A recent analysis by the CDF collaboration has focused on rare decays of electrically-neutral B hadrons: both mesons ( states, with q any quark lighter than the bottom) and baryons ( states, where q, q’ indicate light quarks). The searched decays were ones yielding just a pair of oppositely-charged lighter hadrons, none of which containing the next-lightest quark, the charm.
The bottom quark decays by charged current interaction, emitting a W boson and transmuting into a lighter quark. As I hinted above, the transition is usually , and its “strength” is proportional to the square of the CKM matrix element . However, nothing prevents a direct transition to an up quark: . This process however is much less frequent, because the ratio is very small: bottom hadrons usually decay to ones containing charm.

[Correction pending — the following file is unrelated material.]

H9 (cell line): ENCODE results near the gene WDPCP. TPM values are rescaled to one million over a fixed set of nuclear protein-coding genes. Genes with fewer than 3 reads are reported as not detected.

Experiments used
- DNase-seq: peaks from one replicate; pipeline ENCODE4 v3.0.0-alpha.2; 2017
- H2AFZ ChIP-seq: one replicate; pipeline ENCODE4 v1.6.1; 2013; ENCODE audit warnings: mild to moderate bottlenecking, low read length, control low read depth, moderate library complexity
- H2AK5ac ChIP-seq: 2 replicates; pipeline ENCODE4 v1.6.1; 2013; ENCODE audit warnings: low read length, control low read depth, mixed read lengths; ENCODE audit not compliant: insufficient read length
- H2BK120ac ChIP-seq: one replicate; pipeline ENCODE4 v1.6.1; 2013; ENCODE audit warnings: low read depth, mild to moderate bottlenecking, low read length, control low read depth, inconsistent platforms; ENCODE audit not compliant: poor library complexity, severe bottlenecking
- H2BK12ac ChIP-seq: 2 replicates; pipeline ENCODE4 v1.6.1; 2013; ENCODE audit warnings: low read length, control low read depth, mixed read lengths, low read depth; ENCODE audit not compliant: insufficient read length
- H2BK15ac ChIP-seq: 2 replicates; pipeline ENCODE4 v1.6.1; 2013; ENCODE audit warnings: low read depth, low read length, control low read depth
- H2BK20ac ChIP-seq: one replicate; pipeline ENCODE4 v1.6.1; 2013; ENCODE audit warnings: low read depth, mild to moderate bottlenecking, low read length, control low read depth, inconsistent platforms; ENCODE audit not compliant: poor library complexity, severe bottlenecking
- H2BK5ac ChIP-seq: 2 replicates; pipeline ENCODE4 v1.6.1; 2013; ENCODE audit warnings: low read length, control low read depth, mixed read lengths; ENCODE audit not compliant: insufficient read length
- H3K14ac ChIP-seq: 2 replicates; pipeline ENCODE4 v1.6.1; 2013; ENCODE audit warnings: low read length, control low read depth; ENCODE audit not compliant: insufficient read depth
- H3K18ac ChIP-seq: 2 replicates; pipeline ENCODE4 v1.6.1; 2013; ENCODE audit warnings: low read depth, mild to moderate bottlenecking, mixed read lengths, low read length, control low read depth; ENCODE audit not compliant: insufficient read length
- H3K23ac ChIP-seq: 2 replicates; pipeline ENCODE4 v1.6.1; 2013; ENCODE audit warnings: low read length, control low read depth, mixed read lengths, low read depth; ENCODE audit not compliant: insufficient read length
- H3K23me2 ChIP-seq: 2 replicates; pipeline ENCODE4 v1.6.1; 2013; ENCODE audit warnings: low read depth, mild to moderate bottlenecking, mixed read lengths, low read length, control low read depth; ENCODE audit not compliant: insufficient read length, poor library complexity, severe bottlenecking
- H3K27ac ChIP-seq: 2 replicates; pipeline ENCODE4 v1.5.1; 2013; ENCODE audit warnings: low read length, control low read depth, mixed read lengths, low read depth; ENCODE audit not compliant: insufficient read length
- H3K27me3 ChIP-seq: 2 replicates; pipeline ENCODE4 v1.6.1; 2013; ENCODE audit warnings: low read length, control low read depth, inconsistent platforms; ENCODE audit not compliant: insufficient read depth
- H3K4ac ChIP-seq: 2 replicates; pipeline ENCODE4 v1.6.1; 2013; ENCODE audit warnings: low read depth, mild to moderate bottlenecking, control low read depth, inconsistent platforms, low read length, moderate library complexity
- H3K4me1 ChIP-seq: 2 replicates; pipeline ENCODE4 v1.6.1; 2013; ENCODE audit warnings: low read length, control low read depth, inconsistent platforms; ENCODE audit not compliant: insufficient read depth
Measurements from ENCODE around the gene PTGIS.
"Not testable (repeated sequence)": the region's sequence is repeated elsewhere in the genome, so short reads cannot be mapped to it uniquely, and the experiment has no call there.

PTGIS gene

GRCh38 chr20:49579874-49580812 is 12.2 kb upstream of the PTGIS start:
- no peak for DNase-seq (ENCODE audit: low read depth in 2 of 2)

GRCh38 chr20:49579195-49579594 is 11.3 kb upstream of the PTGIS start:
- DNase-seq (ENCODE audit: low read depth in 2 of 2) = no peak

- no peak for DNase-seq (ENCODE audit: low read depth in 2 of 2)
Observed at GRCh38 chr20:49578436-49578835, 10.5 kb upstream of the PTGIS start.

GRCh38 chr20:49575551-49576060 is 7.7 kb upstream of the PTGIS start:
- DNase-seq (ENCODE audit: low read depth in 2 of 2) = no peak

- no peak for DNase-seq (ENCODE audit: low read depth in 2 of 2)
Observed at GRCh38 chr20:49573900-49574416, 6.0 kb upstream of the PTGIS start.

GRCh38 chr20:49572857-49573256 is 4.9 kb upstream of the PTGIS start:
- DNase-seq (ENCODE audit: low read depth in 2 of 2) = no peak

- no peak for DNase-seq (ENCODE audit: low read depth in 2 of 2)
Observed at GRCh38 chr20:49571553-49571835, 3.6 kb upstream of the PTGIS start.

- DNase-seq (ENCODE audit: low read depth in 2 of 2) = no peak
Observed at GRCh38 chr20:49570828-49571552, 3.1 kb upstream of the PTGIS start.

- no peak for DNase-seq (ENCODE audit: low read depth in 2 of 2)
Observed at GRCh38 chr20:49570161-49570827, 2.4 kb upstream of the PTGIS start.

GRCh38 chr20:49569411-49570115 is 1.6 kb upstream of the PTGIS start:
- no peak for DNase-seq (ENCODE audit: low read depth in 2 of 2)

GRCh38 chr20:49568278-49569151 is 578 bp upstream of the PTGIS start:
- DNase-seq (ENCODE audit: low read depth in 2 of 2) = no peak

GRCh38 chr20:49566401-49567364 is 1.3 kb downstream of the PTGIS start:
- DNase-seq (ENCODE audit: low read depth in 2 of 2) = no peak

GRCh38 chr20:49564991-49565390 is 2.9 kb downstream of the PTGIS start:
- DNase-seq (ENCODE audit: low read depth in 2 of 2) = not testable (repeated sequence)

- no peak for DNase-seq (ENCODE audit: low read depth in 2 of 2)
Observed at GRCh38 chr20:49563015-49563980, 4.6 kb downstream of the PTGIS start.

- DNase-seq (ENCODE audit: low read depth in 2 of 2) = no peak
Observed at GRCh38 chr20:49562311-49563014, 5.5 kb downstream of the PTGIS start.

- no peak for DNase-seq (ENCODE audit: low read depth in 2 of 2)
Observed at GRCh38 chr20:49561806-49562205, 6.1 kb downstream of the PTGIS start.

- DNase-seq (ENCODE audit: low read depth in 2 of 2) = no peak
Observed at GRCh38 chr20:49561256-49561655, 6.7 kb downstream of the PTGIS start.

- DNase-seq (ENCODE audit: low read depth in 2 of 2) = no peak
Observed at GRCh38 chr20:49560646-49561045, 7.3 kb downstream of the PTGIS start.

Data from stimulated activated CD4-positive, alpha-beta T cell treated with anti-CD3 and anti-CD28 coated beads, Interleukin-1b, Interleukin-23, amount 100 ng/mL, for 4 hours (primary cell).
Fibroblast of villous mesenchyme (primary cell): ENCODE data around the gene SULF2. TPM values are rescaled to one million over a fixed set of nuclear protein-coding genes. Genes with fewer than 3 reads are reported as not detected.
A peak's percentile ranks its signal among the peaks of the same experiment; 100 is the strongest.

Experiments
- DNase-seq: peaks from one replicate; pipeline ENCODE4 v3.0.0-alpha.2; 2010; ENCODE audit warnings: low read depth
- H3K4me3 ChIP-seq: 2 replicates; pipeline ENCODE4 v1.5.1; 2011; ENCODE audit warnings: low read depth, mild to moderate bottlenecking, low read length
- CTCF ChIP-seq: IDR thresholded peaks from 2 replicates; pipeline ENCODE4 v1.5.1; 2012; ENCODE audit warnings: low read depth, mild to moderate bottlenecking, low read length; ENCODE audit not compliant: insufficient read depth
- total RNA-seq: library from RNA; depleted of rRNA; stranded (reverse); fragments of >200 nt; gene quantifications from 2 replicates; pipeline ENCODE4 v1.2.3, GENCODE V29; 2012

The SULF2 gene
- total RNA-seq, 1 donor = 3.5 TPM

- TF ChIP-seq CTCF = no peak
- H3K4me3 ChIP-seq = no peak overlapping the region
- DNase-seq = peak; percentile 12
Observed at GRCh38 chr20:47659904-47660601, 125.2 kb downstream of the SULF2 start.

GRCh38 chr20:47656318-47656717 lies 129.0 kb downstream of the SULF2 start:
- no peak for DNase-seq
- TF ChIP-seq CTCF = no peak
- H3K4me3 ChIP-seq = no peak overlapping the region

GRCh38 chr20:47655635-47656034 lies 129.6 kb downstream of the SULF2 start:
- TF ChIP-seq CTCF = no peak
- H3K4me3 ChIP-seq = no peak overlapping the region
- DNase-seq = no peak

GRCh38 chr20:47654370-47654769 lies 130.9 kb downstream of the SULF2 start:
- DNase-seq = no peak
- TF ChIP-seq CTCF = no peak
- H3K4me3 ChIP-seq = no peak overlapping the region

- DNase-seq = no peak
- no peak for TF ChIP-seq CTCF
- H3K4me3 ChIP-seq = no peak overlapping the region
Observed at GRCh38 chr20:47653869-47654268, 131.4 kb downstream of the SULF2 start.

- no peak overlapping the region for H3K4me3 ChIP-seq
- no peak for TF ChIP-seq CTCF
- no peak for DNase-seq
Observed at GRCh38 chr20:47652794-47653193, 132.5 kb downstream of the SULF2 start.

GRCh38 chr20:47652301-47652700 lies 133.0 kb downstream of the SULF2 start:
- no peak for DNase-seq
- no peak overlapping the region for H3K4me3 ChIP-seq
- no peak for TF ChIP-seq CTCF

Studying the two-body decays of a few B hadrons to states not containing charm is difficult because of the rarity of these phenomena. However, CDF is well equipped: thanks to the Silicon Vertex Tracker, a wonderful device capable of measuring track parameters in a time of about 10 microseconds, events with two tracks not pointing back to the point where the beams cross (where the proton-antiproton collision must have originated) can be collected with high efficiency.
The power of SVT is that it not only measures track momenta -from the curvature of tracks in the magnetic field: it also can measure the track impact parameter orthogonally to the beam direction, with a precision practically identical to the one that more sophisticated, slower algorithms can obtain. Huge samples of B hadron decays are thus made available to analysis.
A recent study of CDF has used track pairs to put in evidence charmless decays of B hadrons which have really tiny branching fractions: we go from the decay , which is measured at , to the , measured at , to the , measured at . How did CDF measure such rare decays ?